Registration for the
Regional Quilt Study Day
March 6, 2021
1 p.m - 4 p.m. (MST) is now closed
“The 1933 Sears Quilt Contest – The Latest Update”
The 1933 Sears Quilt Contest stands as one of the most important events in American quilt making history. As the Great Depression worsened, the promise of a $1200 grand prize encouraged the making of many quilts. By May 15, 1933, over 24,000 quilts were delivered to local stores and regional centers owned by Sears & Roebuck Co. Of the 30 quilts that reached the final round of judging at the Chicago World’s Fair, a traditional Harvest Star quilt entered by Margaret Caden of Lexington, KY won the top prize, but it turned out she did not make the quilt. This is one of many intriguing stories surrounding this contest.
Merikay Waldvogel, along with Barbara Brackman, delved into the contest stories in Patchwork Souvenirs of the 1933 World’s Fair which was published in 1993. One reviewer wrote, "Their book reads like a novel. There's just enough intrigue, scandal and suspense with characters as colorful as their quilts to make this a page-turner."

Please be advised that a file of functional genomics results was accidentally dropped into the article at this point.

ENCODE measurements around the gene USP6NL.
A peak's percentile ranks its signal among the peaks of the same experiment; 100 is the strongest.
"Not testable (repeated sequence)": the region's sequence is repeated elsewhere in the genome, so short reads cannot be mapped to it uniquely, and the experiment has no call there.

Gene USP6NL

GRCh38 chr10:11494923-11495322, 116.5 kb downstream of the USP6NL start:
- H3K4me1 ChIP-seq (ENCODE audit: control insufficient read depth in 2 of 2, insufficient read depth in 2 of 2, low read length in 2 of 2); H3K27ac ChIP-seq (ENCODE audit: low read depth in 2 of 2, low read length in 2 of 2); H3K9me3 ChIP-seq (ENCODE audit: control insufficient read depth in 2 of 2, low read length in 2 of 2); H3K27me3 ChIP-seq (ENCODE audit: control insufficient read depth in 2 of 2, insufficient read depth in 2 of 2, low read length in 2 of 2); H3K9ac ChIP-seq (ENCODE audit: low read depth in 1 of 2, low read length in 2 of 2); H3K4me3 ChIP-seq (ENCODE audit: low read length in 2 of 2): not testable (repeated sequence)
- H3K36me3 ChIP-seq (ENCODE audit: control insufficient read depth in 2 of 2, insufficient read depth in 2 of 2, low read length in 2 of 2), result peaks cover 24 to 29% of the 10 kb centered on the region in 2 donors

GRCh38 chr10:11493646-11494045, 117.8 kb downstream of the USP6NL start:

"WW II Quilts"
From 1941-1945, most able-bodied women expended all of their energies employed in the defense industry, volunteering for the Red Cross, planting Victory Gardens, and keeping the “home fires burning.” Women were also making thousands of quilts.
Through access to newspapers and magazines of the World War II era, Sue has been able to authenticate the patterns and designs available to quilt makers, thus anchoring the quilts historically in time. There were specific types of quilts made during the war: the obvious red, white and blue patriotic quilts; the quilts with military symbols and insignia; quilts made for donations to the Red Cross and organizations such as Bundles for Britain; quilts made to raise money for the war effort; and quilts that look exactly like any other quilt made between 1920 and 1950.